“It’s sad,” Freshwater said, “but Ohio teachers now can be found insubordinate for going down to their library and checking out a book.”
Freshwater believes his problems at school began more than a decade ago, when he requested that a critical analysis of the scientific theory of evolution be brought down from the 10th grade level to the 8th grade.
His request went before the school board, and after a heated debate between educators on both sides of the issue, Freshwater’s request was denied.
“So that was a period of time that I was a ‘marked’ science teacher in that school, especially by the strong, evolutionist teachers at the high school,” which is right next to the middle school, Freshwater said.
Then came the 2007-08 school year, when a new superintendent was hired by the district, and a new principal and vice principal took over at his school.
“Immediately, within a week or two, they were putting all kinds of restrictions on the Fellowship of Christian Athletes (a student group that Freshwater advised), which at that time had been going on for about 18 years,” Freshwater said.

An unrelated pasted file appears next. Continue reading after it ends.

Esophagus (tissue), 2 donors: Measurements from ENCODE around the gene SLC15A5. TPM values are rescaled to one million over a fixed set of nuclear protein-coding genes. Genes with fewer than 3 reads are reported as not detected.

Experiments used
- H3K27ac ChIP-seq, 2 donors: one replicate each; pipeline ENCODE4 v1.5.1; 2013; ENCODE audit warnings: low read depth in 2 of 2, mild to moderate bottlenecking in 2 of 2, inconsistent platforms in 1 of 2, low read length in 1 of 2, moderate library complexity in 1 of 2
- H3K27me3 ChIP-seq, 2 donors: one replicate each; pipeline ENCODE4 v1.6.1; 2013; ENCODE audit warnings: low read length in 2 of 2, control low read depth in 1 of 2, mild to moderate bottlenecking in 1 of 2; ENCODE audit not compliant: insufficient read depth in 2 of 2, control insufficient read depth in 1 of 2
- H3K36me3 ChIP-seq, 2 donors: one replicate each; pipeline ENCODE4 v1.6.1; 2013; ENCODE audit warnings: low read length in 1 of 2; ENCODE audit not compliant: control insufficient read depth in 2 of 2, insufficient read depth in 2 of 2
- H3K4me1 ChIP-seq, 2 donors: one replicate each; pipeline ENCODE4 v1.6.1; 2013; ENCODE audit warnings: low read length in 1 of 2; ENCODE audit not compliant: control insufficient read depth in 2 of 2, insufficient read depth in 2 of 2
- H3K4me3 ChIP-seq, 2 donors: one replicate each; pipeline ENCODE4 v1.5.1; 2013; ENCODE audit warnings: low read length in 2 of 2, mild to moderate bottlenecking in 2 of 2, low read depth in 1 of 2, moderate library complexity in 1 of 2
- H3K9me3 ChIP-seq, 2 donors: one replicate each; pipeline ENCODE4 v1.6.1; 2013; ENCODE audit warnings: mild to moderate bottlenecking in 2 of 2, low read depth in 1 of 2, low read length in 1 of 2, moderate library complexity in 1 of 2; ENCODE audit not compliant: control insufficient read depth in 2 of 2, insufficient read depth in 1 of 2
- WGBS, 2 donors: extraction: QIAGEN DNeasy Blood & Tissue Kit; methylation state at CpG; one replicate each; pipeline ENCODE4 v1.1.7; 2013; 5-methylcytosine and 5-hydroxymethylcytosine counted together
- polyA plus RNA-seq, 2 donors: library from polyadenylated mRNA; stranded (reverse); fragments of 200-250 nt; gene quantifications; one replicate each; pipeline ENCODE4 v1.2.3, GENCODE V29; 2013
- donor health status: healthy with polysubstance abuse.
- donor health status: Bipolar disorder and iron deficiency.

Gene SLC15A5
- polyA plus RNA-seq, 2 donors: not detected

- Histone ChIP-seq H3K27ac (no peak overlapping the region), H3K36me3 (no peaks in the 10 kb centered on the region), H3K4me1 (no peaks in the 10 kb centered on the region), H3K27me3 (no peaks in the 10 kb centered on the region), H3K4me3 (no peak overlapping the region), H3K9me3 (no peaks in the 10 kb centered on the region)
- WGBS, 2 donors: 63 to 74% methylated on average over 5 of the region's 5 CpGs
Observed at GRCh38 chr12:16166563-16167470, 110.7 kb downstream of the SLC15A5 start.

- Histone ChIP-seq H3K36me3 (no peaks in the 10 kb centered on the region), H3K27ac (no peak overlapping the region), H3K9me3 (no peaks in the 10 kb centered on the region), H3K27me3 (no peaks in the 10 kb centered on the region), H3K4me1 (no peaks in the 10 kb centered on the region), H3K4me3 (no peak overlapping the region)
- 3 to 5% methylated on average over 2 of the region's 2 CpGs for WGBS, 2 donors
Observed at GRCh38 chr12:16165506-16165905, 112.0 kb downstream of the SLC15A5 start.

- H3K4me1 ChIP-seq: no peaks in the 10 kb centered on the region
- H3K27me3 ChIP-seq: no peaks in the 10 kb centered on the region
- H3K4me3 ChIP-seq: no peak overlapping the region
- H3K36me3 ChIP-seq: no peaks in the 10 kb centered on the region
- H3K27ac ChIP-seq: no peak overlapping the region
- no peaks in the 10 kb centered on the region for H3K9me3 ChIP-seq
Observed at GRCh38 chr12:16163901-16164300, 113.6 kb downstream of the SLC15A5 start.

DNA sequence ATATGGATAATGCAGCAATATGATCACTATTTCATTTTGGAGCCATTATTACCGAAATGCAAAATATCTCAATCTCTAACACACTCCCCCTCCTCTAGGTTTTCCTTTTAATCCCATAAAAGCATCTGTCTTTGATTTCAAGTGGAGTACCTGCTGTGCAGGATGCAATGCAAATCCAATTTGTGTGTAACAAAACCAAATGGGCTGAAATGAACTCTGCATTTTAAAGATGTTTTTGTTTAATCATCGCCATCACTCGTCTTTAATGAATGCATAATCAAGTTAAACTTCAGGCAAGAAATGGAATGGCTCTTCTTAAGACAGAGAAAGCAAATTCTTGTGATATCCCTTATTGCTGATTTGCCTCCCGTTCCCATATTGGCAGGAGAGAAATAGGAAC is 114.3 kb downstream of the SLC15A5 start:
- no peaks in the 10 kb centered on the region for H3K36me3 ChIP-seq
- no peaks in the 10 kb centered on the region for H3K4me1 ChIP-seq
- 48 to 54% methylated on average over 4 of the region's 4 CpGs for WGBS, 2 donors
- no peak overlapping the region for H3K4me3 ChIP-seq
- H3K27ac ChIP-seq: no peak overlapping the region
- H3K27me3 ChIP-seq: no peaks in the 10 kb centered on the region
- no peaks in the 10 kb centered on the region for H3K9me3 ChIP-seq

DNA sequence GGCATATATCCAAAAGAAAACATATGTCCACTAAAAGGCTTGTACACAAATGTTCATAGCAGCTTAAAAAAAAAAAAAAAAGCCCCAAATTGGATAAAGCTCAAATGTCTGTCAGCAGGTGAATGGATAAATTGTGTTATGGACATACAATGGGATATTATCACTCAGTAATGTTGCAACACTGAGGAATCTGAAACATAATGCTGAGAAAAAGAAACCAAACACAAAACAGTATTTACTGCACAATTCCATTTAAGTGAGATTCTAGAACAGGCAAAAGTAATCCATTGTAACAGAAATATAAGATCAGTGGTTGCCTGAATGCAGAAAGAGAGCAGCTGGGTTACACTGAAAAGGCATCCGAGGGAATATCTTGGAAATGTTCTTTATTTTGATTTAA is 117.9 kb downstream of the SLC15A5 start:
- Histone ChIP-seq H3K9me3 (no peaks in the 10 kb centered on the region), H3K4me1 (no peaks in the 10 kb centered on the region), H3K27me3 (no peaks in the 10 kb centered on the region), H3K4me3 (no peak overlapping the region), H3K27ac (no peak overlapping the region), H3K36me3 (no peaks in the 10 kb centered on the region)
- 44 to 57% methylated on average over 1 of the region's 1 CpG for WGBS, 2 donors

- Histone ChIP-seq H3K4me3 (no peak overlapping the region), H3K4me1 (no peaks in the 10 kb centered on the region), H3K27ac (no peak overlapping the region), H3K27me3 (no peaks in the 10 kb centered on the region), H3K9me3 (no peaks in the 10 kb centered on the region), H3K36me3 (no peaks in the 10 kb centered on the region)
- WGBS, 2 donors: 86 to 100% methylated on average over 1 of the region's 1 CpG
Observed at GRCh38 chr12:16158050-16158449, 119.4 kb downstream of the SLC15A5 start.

“They started putting restrictions on the speakers and things like that. The numbers started to really dwindle. It went from hundreds down to 15 or 20 because the kids had to have signatures and different things. And you had to have speakers signed up weeks in advance. They were just making things very difficult for the kids.”
Then came the school’s order to Freshwater to remove his Bible and other religious items. When he refused, a string of 30 allegations were made against him, including what he calls absurd charges that he performed an exorcism, and preached to students, at school.
At one point a monitor was assigned to his classroom to make sure he didn’t display his Christian beliefs in any way.
Freshwater demanded a state hearing, which was conducted with an independent referee. The hearing, which involved 909 witnesses and 6,000 pages of sworn statements, dragged on for 39 days.
The referee ruled in favor of the school on a Friday, and Freshwater was fired the following Monday.
His legal effort proved to be extremely costly. He said several non-profit legal organizations, like the American Center for Law and Justice, the Liberty Counsel, and Alliance Defending Freedom, refused to represent him as his case moved through the lower courts.